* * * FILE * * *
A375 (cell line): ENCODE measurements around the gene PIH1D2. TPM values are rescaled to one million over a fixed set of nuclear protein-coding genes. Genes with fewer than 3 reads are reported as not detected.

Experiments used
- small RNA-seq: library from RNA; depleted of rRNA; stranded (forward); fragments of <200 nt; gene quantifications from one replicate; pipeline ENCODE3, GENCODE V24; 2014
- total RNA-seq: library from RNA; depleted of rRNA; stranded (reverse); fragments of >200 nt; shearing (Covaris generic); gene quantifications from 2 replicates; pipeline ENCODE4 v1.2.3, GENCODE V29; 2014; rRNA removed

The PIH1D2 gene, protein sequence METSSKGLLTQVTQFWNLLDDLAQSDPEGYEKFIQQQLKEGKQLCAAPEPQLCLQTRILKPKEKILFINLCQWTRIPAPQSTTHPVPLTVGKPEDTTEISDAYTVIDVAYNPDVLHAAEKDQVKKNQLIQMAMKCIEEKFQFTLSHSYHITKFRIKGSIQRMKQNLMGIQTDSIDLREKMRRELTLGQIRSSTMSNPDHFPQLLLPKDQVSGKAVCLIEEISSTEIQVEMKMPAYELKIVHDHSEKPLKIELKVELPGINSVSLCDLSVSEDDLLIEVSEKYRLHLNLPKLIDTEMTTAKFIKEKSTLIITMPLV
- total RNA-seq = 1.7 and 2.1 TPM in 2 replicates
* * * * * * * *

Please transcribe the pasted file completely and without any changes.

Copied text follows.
A375 (cell line): ENCODE measurements around the gene PIH1D2. TPM values are rescaled to one million over a fixed set of nuclear protein-coding genes. Genes with fewer than 3 reads are reported as not detected.

Experiments used
- small RNA-seq: library from RNA; depleted of rRNA; stranded (forward); fragments of <200 nt; gene quantifications from one replicate; pipeline ENCODE3, GENCODE V24; 2014
- total RNA-seq: library from RNA; depleted of rRNA; stranded (reverse); fragments of >200 nt; shearing (Covaris generic); gene quantifications from 2 replicates; pipeline ENCODE4 v1.2.3, GENCODE V29; 2014; rRNA removed

The PIH1D2 gene, protein sequence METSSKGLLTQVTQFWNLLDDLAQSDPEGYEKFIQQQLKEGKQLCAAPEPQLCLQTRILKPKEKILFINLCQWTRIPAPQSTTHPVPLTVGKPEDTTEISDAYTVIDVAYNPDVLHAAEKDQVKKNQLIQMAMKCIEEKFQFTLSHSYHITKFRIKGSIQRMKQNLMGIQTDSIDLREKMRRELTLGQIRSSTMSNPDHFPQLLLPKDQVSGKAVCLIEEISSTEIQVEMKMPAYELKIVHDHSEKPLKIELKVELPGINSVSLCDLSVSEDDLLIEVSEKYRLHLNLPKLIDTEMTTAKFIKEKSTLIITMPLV
- total RNA-seq = 1.7 and 2.1 TPM in 2 replicates